Canadian Rockies Winter Vacations: Six great activities

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Well, my friends, winter in the Canadian Rockies is steadily approaching, and that’s got me thinking of some of my favorite winter activities, and places for them in the Rockies.

Canmore, Alberta is high on my list of places to go when the snow starts to fly. You’ve got awesome ski resorts within short driving distance, dog sledding, snowshoeing, and some of the best nordic skiing paths you’ll find anywhere, along with lots of other winter activities.

The Canadian Rockies winter is breathtaking, and not just because of the cold temps.

You’ll find Canmore well-situated for taking advantage of the the Canadian Rockies’ great outdoors, sitting basically at the crossroads of Kananaskis Country and Banff National Park.

Here are five of the many activities you can enjoy in this winter wonderland.
  1. Ice Walking: Hike over a sheet of natural that covers the bottom of a breathe-taking canyon. Sounds like a slippery proposition? Don’t worry, you’ll be wearing ice cleats that’ll give you a solid on the ice as you explore the Pictographs, Grotto Canyon, and the Ice Falls. The ice walk only takes about 1.5 to 2 hours total time, but they’re two hours you’re not likely to forget anytime soon. I’d recommend doing this trip with a guide, to get the best out of it and to stay safe.
  2. Ice Climbing: Does this sound like something you couldn’t possibly do? Think again. Canmore is a great place for beginners to test the (frozen) waters of this extreme sport. Take a beginners ice climbing course and you’ll learn the “ropes” with professional guide instructors who will help you do it safely. One of a kind locations, and an experience well beyond the ordinary await you.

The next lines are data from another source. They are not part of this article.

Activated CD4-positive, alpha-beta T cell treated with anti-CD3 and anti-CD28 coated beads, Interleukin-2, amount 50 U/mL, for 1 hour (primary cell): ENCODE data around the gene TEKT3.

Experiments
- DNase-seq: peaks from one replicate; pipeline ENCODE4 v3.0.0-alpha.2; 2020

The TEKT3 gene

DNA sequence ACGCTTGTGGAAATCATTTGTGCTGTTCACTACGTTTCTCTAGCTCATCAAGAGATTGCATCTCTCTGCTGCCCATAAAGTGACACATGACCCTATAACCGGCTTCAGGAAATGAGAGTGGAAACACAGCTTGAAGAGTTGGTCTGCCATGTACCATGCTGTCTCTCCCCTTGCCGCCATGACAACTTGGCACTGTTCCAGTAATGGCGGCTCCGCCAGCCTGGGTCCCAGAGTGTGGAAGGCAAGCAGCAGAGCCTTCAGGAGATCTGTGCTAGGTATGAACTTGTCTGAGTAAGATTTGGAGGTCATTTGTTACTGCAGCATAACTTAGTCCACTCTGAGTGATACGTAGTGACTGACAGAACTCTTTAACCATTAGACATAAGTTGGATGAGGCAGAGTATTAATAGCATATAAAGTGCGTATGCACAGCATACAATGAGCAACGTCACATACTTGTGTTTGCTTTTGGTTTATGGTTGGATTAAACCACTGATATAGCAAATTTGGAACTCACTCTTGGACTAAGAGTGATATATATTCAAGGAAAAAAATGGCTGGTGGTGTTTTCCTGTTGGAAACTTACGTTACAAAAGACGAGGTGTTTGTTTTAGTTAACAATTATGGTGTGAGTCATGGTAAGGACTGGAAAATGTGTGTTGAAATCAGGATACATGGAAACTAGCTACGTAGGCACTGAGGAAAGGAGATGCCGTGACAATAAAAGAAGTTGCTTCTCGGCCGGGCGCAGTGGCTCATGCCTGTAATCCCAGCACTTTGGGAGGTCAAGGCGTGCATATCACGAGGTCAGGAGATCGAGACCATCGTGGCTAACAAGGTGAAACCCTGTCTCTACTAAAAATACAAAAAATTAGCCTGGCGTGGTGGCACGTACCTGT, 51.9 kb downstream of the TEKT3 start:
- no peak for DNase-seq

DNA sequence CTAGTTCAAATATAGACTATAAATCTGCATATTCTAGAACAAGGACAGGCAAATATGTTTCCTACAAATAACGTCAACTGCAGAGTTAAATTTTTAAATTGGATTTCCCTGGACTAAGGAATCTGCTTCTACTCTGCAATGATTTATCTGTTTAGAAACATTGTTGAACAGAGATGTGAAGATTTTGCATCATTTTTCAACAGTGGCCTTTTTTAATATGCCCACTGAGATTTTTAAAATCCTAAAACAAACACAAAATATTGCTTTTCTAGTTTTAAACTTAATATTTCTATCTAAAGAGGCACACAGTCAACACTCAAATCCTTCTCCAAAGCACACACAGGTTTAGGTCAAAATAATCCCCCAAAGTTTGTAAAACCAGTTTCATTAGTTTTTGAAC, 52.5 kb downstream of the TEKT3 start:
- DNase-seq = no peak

3. Snowshoe Walks: To snowshoe in Canmore, you won’t need to learn any new skills. Just strap on the shoes and go for a walk. In just a short time after leaving Canmore, you can be out enjoying the winter peace and quiet, truly enjoying nature’s beauty. Guided snowshoe tours can help you discover Canmore’s winter wildlife where, if you’re a little lucky, you can follow the tracks of the wolf, coyote or lynx.
  4. Cross Country Skiing: Cross Country or Nordic skiing is one of the best known winter activities in the Canmore area. Canmore served as host community for cross country and biathlon competitions during the 1988 Calgary Winter Olympics. The Nordic Centre in Canmore continues hosting competitive ski events and provides an incredible facility for beginners and other recreational skiers to enjoy world class facilities, track set trails and snowmaking. A number of wilderness areas around Canmore offer track set systems.
  5. Dog Sledding: In Canmore, you’ll find three world-class outfitters offering daily trips of varying lengths in what is known to be one of the most terrific natural settings in the Canadian Rockies, dog sledding is an very popular vacation activity. Trips vary in length, and certainly go well beyond the very soft adventure that they can also be.
  6. Skiing and Snowboarding: When it comes to skiing and snowboarding in the Canadian Rockies, Canmore is well known for four great ski areas that run from world class slopes to great locals skiing areas.
  • Sunshine Village – Just 20 minutes from Canmore, the Sunshine high-speed gondola zips skiers up to the village at 7,000 feet. From here, numerous high-speed quads spread out all over this fabulous ski area – most of the rides and runs will keep you above treeline so you’ll get great views on top of great riding.
  • Mt. Norquay –Just  15 minutes from Canmore, the Mt. Norquay is well known as a place for locals to run out and get some runs on a whim. You can enjoy it too on your vacation. Norquay’s got plenty to offer skiers and snowboarders all day long, and the only night skiing in the area every Friday.
  • Lake Louise –Only  an hour after leaving Canmore, you can be at the top of Lake Louise ski resort, looking down into the Bow Valley and preparing for an epic day of skiing or snowboarding.
  • Nakiska – About a 40-minute drive from Canmore into Kananaskis Country, Nakiska offers runs for various ability levels, with family cruisers, fun glades, and steep corduroy groomers to race down (evoking the 1988 Olympics, perhaps – Nakiska hosted the downhill events).

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